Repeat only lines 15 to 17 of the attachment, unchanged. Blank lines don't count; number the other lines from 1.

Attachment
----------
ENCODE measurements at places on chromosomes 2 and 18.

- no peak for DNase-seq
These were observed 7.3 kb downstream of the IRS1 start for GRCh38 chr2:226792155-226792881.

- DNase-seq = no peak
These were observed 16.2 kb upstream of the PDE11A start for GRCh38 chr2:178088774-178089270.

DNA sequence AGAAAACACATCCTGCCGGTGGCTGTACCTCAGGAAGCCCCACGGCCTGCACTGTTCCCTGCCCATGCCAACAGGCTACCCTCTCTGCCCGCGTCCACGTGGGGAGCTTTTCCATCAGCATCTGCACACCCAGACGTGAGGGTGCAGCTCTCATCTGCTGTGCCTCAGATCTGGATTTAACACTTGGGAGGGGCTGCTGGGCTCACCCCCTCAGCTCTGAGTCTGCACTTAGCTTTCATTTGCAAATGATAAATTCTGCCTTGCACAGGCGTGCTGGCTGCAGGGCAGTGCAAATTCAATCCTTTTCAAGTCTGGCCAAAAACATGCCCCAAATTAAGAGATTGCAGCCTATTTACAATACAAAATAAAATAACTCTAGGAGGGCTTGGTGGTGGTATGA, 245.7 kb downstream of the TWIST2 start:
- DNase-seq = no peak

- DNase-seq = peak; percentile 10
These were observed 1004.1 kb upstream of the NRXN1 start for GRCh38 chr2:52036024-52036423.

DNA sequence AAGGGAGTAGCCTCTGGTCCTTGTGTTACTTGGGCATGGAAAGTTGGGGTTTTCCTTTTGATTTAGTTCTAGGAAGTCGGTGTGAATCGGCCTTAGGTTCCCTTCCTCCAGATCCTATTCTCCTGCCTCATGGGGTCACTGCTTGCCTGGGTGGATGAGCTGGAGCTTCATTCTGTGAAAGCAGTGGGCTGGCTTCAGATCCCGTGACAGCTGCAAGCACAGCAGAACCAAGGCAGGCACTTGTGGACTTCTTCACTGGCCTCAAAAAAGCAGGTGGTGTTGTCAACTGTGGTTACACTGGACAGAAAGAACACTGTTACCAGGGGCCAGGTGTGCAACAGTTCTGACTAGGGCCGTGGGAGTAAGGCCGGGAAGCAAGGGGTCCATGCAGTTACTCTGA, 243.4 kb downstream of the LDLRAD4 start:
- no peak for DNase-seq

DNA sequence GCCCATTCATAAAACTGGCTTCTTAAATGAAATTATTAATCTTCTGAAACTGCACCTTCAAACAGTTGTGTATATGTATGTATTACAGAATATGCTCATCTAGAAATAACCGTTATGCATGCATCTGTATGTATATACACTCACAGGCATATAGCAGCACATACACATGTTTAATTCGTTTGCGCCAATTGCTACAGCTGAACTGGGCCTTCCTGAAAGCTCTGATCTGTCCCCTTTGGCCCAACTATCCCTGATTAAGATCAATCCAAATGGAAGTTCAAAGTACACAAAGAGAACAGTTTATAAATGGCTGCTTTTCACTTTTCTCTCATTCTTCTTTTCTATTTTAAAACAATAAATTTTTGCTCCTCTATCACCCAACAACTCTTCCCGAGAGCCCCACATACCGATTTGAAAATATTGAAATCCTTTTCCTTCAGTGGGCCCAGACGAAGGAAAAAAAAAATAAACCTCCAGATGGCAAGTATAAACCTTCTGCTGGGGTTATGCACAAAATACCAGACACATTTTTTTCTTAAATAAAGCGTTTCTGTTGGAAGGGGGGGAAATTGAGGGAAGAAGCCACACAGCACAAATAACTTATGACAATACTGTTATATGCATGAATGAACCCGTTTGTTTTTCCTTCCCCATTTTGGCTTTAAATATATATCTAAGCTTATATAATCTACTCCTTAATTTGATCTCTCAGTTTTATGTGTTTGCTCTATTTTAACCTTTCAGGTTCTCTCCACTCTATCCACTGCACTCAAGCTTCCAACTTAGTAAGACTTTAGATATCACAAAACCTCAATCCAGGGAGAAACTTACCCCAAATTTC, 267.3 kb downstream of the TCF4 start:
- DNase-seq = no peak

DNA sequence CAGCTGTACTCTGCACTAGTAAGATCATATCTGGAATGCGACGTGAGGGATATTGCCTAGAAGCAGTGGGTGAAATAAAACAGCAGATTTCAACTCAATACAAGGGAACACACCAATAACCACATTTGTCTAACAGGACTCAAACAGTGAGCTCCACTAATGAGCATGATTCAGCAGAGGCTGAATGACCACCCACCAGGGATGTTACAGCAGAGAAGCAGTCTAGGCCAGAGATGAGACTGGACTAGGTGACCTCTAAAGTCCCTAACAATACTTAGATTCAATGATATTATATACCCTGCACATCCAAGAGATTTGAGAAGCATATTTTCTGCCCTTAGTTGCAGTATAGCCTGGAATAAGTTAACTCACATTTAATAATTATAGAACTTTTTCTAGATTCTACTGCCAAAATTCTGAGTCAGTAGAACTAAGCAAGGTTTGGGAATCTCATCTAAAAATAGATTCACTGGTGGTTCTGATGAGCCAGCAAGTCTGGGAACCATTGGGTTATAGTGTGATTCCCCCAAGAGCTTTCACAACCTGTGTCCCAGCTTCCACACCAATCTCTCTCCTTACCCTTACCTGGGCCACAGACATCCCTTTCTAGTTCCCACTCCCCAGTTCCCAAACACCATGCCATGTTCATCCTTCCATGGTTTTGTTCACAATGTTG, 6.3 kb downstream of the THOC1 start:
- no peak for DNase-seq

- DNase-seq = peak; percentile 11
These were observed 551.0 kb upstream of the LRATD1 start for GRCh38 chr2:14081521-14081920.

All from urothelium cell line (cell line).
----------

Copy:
- no peak for DNase-seq

- DNase-seq = peak; percentile 11
These were observed 551.0 kb upstream of the LRATD1 start for GRCh38 chr2:14081521-14081920.